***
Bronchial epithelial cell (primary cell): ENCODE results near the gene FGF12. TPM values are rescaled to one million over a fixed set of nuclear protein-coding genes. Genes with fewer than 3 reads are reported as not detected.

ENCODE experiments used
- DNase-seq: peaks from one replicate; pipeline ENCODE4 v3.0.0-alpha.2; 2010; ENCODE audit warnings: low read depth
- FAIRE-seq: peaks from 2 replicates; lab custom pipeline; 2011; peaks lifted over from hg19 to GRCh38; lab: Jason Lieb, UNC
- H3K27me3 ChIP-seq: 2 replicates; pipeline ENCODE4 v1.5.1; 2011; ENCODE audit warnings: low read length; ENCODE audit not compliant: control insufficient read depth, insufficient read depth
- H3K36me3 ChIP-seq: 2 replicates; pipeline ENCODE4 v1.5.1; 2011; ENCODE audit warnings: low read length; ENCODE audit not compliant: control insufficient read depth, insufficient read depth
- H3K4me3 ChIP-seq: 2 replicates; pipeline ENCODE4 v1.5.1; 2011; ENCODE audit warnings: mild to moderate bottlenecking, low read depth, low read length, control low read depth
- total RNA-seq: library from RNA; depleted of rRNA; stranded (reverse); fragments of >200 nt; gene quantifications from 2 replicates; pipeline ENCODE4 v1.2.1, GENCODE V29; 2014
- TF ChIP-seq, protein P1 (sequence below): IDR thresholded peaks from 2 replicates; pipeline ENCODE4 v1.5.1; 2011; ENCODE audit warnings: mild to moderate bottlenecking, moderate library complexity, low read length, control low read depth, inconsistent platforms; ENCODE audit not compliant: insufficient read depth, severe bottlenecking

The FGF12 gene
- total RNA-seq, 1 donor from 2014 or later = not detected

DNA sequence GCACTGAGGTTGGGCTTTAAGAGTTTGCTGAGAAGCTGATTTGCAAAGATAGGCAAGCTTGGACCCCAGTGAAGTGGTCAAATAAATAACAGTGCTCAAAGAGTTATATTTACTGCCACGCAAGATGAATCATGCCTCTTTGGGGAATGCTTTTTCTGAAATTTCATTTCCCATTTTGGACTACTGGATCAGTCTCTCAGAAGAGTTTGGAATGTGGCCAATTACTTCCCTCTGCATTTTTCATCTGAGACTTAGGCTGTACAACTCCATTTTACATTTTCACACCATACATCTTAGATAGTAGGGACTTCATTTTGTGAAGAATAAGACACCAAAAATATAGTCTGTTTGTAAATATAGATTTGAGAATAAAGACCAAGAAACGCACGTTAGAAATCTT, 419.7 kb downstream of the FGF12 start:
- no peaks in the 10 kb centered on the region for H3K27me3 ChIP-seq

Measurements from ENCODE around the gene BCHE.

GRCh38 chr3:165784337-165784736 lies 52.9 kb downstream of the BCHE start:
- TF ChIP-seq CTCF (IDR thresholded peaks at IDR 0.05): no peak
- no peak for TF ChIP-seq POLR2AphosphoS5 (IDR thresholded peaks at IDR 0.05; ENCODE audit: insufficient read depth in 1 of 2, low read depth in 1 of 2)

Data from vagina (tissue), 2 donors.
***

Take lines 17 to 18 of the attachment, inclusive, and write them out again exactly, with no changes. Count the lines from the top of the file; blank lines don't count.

- no peak for TF ChIP-seq POLR2AphosphoS5 (IDR thresholded peaks at IDR 0.05; ENCODE audit: insufficient read depth in 1 of 2, low read depth in 1 of 2)

Data from vagina (tissue), 2 donors.